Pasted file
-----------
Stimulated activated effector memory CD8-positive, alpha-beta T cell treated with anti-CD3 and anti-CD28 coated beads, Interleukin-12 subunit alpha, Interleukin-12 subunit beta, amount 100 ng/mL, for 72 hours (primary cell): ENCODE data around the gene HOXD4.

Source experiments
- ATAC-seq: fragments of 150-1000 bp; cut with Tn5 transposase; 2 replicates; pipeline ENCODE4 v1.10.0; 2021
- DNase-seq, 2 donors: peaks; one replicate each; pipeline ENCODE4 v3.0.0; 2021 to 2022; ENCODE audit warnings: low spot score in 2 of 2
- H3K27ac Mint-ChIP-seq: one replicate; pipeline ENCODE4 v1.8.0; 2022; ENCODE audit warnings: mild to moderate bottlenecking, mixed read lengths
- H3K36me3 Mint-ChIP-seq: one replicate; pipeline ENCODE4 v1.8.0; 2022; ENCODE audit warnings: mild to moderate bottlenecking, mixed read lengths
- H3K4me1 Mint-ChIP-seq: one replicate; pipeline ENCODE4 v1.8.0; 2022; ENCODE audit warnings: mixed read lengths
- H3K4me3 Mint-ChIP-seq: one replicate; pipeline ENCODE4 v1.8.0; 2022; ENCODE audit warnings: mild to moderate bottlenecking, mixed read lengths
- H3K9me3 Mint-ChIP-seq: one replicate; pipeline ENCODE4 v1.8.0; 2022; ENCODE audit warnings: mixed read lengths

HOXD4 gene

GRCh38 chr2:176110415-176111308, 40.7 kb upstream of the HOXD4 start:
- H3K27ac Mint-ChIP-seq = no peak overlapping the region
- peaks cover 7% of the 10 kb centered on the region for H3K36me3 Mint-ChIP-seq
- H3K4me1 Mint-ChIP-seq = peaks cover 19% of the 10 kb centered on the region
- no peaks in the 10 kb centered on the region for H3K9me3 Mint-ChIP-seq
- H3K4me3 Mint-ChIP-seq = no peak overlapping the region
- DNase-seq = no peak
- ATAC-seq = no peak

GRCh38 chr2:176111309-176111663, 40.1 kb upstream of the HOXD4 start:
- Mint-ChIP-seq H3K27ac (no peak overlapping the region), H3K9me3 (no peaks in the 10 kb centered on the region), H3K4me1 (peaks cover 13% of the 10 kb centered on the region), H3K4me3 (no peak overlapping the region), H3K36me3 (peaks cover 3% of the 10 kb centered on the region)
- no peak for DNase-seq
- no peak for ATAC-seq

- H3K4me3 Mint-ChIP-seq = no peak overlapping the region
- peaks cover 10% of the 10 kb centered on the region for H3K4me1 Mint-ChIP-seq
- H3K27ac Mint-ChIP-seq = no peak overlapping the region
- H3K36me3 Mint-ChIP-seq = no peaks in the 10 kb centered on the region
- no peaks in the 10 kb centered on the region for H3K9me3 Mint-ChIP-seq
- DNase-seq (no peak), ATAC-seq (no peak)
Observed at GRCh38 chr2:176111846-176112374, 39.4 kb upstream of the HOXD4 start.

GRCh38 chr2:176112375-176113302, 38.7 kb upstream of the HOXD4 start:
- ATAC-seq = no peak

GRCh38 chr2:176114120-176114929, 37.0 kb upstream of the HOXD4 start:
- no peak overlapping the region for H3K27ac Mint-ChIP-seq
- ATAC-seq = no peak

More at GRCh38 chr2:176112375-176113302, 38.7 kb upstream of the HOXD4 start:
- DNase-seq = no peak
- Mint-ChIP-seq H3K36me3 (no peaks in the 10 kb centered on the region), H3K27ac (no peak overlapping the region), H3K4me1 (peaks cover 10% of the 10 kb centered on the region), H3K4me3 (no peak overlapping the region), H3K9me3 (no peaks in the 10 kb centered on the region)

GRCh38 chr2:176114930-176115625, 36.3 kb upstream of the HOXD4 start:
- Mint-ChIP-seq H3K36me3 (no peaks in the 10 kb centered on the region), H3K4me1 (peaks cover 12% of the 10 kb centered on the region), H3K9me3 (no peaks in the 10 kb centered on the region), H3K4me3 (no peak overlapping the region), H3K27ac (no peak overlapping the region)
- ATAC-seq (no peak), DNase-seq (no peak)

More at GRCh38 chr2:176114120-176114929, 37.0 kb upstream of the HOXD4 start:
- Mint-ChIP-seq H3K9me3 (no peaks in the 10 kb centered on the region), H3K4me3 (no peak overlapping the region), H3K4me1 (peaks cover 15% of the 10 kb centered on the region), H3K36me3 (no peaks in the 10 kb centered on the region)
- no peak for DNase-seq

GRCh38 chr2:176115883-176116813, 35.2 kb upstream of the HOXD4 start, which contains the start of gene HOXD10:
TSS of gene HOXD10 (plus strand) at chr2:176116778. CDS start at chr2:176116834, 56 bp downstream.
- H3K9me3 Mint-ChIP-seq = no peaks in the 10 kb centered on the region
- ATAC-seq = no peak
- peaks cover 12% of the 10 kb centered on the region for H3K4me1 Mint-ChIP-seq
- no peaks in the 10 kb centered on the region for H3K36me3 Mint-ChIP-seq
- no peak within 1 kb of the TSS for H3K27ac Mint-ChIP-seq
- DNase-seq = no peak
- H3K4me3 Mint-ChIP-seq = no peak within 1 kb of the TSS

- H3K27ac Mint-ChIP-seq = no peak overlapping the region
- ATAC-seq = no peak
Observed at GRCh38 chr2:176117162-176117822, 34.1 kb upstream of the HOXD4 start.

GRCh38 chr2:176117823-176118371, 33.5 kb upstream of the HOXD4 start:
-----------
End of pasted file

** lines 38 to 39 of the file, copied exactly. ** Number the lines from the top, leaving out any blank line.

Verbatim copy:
GRCh38 chr2:176114930-176115625, 36.3 kb upstream of the HOXD4 start:
- Mint-ChIP-seq H3K36me3 (no peaks in the 10 kb centered on the region), H3K4me1 (peaks cover 12% of the 10 kb centered on the region), H3K9me3 (no peaks in the 10 kb centered on the region), H3K4me3 (no peak overlapping the region), H3K27ac (no peak overlapping the region)